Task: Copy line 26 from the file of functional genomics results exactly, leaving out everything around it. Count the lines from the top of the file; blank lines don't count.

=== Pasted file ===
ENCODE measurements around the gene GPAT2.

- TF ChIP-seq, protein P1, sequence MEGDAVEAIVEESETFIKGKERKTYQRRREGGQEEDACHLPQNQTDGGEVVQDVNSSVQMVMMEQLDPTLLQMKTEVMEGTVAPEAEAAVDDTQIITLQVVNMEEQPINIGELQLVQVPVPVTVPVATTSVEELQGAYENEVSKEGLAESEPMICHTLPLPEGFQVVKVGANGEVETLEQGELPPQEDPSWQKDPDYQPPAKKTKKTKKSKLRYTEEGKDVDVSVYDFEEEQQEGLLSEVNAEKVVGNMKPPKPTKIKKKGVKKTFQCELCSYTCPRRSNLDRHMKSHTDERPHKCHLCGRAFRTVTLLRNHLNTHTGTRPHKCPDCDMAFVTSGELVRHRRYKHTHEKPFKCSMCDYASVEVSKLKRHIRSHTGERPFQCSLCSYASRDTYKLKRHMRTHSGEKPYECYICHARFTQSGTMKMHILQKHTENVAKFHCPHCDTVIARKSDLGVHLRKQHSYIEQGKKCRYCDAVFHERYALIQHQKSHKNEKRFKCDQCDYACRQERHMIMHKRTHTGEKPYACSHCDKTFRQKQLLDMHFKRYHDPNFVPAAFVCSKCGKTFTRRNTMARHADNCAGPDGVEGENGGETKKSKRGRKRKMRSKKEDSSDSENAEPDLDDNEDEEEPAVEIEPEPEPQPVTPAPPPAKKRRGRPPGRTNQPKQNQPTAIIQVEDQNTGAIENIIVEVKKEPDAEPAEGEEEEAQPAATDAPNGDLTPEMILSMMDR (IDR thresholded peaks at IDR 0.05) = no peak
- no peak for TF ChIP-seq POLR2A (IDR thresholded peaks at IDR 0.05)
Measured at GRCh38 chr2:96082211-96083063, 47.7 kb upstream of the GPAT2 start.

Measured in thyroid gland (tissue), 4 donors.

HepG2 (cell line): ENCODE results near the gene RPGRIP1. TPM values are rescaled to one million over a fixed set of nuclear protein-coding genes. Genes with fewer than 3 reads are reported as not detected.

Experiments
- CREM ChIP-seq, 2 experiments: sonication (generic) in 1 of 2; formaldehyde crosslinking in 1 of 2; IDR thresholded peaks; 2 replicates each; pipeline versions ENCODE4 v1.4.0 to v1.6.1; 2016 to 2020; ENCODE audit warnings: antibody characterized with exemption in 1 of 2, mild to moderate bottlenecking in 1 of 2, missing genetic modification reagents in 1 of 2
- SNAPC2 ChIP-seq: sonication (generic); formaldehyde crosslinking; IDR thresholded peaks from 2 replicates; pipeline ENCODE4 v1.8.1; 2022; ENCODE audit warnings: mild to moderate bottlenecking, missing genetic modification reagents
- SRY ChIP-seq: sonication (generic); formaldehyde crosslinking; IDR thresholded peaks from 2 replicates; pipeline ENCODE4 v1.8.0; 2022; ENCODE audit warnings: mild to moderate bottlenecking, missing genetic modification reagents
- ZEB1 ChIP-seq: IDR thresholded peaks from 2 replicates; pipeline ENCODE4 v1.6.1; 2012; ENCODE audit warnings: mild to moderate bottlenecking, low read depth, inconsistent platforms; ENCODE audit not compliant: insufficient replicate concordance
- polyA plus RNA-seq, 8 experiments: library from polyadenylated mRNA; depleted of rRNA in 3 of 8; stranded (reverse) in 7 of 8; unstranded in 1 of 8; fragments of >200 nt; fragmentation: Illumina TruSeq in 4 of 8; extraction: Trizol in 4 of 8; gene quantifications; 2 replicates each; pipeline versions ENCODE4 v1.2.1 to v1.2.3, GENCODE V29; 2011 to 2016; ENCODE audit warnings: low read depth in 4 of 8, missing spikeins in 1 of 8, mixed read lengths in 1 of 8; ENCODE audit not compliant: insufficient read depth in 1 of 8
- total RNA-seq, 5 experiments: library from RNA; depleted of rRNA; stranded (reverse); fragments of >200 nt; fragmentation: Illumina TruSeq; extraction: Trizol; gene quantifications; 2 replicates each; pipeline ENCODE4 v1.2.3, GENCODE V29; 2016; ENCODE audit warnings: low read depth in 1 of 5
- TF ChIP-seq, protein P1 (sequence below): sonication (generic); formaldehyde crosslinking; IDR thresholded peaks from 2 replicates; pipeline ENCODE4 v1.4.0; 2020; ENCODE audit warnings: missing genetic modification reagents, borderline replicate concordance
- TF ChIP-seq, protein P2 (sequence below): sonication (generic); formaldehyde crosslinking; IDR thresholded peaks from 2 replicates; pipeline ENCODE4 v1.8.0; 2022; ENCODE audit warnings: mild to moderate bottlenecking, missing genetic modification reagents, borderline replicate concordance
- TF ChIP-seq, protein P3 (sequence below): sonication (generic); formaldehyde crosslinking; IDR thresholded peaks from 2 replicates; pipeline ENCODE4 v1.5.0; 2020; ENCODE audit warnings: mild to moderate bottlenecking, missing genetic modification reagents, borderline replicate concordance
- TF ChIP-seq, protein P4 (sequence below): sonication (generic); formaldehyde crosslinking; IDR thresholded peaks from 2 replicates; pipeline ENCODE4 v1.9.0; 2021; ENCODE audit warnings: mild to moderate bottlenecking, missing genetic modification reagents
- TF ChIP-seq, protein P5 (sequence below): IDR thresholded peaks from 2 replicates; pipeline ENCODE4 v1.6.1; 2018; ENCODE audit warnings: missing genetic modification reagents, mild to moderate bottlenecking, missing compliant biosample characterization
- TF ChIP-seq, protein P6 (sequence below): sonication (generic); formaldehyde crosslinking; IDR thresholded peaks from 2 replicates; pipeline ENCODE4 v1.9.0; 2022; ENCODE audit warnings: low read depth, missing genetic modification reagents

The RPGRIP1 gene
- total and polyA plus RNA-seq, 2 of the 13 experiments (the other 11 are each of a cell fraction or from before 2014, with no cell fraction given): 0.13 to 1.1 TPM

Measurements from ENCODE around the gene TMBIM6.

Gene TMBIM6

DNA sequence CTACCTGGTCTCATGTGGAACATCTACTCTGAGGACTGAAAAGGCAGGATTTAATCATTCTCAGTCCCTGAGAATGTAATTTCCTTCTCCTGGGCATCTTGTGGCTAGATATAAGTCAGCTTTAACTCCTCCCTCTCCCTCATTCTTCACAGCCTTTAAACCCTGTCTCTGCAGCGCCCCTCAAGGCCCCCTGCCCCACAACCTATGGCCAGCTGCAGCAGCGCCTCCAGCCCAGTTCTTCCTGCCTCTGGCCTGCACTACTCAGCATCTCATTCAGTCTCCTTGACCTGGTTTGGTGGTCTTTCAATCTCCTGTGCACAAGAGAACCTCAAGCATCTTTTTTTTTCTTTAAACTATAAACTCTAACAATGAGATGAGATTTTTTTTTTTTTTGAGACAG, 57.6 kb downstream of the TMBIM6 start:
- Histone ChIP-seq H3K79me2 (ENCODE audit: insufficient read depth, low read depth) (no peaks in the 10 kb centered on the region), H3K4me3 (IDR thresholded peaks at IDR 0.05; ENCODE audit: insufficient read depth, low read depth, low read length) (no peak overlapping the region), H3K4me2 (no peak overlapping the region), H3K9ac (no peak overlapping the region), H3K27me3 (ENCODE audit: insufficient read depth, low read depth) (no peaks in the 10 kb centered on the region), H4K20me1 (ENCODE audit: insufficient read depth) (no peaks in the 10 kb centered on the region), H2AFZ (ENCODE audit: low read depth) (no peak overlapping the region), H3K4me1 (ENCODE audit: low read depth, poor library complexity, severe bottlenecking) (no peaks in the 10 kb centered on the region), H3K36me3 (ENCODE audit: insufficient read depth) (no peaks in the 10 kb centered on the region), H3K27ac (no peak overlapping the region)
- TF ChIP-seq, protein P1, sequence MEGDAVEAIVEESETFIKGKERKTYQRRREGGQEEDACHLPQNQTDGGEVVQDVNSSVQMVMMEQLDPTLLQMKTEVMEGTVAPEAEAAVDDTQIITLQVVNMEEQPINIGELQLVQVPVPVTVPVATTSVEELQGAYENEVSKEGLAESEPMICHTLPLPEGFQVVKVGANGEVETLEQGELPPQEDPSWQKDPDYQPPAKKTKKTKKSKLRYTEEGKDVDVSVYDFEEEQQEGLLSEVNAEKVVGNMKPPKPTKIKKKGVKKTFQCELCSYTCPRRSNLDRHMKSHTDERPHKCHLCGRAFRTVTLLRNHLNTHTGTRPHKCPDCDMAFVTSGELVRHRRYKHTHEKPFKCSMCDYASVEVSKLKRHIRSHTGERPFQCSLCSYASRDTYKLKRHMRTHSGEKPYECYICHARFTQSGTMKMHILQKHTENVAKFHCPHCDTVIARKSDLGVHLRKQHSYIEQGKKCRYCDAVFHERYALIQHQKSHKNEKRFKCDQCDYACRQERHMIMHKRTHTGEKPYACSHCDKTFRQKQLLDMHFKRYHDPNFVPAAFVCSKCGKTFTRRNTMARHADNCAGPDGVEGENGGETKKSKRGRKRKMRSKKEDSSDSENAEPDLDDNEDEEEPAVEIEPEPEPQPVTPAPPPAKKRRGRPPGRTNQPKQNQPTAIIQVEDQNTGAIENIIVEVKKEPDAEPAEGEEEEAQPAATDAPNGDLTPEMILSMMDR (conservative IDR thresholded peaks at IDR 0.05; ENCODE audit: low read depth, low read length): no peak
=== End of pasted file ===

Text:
- TF ChIP-seq, protein P1, sequence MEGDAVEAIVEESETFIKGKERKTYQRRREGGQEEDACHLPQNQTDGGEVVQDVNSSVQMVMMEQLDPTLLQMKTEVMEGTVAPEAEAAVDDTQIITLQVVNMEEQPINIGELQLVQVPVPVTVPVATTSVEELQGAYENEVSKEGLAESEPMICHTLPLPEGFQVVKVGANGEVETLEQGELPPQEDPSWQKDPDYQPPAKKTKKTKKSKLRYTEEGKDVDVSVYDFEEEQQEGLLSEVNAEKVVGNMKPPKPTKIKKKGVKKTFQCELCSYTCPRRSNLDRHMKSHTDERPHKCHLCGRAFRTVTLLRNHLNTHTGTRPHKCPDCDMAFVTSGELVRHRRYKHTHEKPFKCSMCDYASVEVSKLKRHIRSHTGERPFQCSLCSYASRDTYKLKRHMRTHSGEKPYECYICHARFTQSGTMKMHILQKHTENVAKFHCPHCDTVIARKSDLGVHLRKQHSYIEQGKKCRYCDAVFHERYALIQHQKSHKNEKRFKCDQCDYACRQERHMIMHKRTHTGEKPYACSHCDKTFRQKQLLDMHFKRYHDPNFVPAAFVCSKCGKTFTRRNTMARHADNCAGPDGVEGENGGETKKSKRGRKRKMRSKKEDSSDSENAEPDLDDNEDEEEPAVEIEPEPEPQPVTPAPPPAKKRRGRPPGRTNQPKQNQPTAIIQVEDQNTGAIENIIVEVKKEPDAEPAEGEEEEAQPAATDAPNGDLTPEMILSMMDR (conservative IDR thresholded peaks at IDR 0.05; ENCODE audit: low read depth, low read length): no peak